Theido was the first to react to the news. “You found the king’s sword?”
Pym nodded solemnly; Renny nodded, too, and Tip wagged her tail. “We’uns found it in the road days ago now . . .” He lapsed into silence, remembering what else they had found.
“Next to the body of a man—isn’t that right?” prompted Ronsard.
Pym nodded slowly and thrust his hands out. “But we’uns had nothing to do with that! No, sir. Nivver lifted hand against any man me whole life long. No, nivver did.”
“We believe you, tinker,” said Theido. “What you have told us fits with what we already know. What did you do with the sword when you found it?”
“Hid it, sir. We’uns hid it in a hollow tree, we did. A hazelnut tree in the forest. But we’uns did not as much as know it were the king’s sword—not at first.”
“But when you found out, you went back for it. Is that right?” Ronsard had formed a picture in his mind about what must have happened—the tinker coming upon the sword in the road, frightened, hiding the weapon and coming to town, hearing the talk, and determining to bring back the sword. “You intended to give it back to the king?”
“Yes, sir, very much. That’s what we’uns planned all along—well, maybe not at first. Didn’t know it was the king’s sword at first. No, didn’t know that.”
“Who took it from you?” asked Theido. “You mentioned highwaymen.” “Six of them there were. Two passed while we’uns rested aside on the road. Then three more—nivver paid me no mind—but the last one nearly knocked me down in the road, he did—came a’charging along that way. We’uns nivver seen him ’til he pitched to a halt. Then ’twas he saw the sword and took it. I hanged on as might as I could, but he caught me a blow or two on the jaw.” Pym rubbed the swollen bruise gingerly. “This ’un here”—he indicated Renny—“saved old Pym’s hide, he did. He rescued me, and him just a lad—but with spunk, yes, sir! Lots o’ spunk has he. Yes, and he flew into them and sent them slinking away like a pack of mangy curs!”
Ronsard regarded the boy closely. “Is this true, young master? You defended the tinker here from the brigands?”
Renny nodded, too overwhelmed to speak.
“Brave lad,” remarked Theido. “Well done. Not many would take on six armed men alone and with no weapons. What made you do it?”
Renny opened his mouth, and the words tumbled out. “I’m going to be a knight, sir. Knights are brave and help those as needs help.”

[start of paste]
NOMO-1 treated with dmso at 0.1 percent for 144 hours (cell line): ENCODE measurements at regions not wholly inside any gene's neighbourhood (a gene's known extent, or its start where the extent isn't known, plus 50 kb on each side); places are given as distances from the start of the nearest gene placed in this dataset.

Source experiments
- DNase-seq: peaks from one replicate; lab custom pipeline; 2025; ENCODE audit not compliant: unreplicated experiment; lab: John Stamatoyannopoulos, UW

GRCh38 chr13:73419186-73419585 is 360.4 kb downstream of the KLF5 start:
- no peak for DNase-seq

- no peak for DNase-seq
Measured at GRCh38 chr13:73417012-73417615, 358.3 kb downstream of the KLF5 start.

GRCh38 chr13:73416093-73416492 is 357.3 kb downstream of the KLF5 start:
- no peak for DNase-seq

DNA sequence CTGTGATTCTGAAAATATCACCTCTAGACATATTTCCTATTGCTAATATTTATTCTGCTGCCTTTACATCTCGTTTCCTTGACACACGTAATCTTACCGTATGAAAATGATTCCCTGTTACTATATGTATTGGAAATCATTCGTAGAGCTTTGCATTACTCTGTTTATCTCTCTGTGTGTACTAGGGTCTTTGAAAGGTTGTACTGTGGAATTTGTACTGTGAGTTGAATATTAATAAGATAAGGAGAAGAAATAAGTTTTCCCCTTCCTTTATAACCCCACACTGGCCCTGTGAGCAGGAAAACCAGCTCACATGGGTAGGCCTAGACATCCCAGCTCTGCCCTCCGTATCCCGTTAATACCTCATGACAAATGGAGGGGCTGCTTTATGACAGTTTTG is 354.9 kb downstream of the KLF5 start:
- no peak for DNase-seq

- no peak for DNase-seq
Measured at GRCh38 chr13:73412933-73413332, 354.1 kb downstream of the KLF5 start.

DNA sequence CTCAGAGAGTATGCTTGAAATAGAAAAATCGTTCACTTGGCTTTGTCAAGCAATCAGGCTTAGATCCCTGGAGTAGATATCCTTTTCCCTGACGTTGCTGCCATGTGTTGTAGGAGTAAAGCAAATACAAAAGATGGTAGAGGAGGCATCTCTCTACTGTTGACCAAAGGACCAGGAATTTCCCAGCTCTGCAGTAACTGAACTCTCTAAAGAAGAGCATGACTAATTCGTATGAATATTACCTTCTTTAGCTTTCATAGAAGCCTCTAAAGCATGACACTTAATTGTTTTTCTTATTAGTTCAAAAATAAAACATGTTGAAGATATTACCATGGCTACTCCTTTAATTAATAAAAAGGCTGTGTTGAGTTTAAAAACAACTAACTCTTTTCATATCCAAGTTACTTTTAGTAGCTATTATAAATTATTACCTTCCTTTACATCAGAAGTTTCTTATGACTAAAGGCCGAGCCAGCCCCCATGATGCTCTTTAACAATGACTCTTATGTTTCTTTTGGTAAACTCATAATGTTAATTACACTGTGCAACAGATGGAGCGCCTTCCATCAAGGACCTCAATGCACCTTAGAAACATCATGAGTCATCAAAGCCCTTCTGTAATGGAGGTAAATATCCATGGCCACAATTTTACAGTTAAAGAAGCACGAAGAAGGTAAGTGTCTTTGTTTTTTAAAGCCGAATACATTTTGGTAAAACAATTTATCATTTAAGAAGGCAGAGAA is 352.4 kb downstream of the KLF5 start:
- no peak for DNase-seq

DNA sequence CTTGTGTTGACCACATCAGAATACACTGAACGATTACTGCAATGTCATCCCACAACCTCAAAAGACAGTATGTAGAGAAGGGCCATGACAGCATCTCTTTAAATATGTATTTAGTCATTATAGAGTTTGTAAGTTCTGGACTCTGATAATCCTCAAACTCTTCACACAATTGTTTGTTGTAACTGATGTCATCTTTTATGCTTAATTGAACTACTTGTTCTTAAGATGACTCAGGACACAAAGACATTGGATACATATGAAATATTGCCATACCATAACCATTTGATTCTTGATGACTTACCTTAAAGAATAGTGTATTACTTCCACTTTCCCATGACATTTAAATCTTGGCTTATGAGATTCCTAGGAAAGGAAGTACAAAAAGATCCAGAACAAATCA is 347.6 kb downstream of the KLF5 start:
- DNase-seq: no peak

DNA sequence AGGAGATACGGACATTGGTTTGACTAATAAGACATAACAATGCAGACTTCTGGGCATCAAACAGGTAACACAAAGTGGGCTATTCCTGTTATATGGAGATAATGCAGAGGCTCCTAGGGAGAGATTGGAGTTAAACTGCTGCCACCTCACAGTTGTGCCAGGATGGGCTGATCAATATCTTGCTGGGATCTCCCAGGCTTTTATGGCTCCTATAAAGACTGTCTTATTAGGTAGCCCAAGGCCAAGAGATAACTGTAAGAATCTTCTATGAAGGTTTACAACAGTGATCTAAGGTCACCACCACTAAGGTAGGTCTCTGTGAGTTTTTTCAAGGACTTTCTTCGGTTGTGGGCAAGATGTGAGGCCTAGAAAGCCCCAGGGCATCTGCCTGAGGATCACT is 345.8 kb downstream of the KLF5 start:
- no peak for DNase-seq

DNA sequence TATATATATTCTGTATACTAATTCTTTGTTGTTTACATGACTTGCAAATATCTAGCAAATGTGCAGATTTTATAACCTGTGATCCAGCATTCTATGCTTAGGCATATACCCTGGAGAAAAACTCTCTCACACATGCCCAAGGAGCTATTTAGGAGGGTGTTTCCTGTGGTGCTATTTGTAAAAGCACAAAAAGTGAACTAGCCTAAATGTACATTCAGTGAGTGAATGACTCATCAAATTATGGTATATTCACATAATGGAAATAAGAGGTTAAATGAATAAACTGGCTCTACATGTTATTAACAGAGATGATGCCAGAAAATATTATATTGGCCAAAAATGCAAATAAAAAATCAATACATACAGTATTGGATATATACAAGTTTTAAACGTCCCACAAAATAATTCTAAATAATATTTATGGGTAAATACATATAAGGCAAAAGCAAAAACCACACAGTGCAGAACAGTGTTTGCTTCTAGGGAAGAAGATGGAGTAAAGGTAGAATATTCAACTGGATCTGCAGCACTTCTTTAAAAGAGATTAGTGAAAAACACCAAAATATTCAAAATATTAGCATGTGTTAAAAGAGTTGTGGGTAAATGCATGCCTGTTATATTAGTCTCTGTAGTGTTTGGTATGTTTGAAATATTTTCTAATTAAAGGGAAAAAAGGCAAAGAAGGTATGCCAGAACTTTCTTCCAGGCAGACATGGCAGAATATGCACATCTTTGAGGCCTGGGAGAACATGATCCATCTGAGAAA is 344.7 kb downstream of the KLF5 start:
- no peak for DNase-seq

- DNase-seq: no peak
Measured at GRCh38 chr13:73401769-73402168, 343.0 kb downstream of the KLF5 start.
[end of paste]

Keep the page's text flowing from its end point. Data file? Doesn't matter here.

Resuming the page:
“Indeed!” Ronsard agreed. “But were you not afraid?”
“No, sir. Not until Pym told me who they were.”
“Oh? You know who they were, Pym?” Theido leaned forward.
“We’uns heard a name—the one as took the sword. It was—”
“Let me guess,” put in Ronsard. “Ameronis?”
“The very one!” cried Pym. “That’s the very one. And a mean one he is, sir. Mean as the night is long. Yes, he is.”
“I thought so!” said Ronsard. “Well, here is our battle, already drawn for us. There can be no doubt where the rook has taken his prize.”
Theido pulled his chin and gazed out across the yard. “To that snuggery of his on the Sipleth.” He turned to Ronsard. “That is settled, then; we prepare not for a search but a siege!”
After receiving the letter of ransom, Quentin had taken to his bed in despair; he had not moved all day. Paralyzed by a crippling helplessness, he lay as one stricken with the disease that turns the limbs to stone. The letter had been his son’s death foretold, for he no longer had the Shining One to give the kidnappers, and not enough time to find it in any event.
Now, because of his transgression, because of his striking down the wretch in the road, he would lose his son and heir, and his throne as well. But what did that matter? He had already lost his truest friends: Durwin dead, Toli driven away and captured; even his queen had left him alone in his hour of greatest torment. But beyond all this, the pain that cut him deepest was the knowledge that the Most High had removed his hand from him and was now pouring out a heavy judgment upon him.
The judgment was more than he could bear.
There came a rap on his chamber door, and though Quentin did not move or attend the sound in any way, the door swung open. A tall, lanky figure entered the darkened room and came to stand beside the bed.
“Sire,” said Theido, “all is in readiness.”
The king did not answer.
Theido stood looking sadly down on his friend for a moment, then said, “We are waiting for you to lead us.” He had been about to say that they were leaving now, but Quentin’s condition shocked him and he thought to try to rouse the king. For an instant he thought the ploy might work.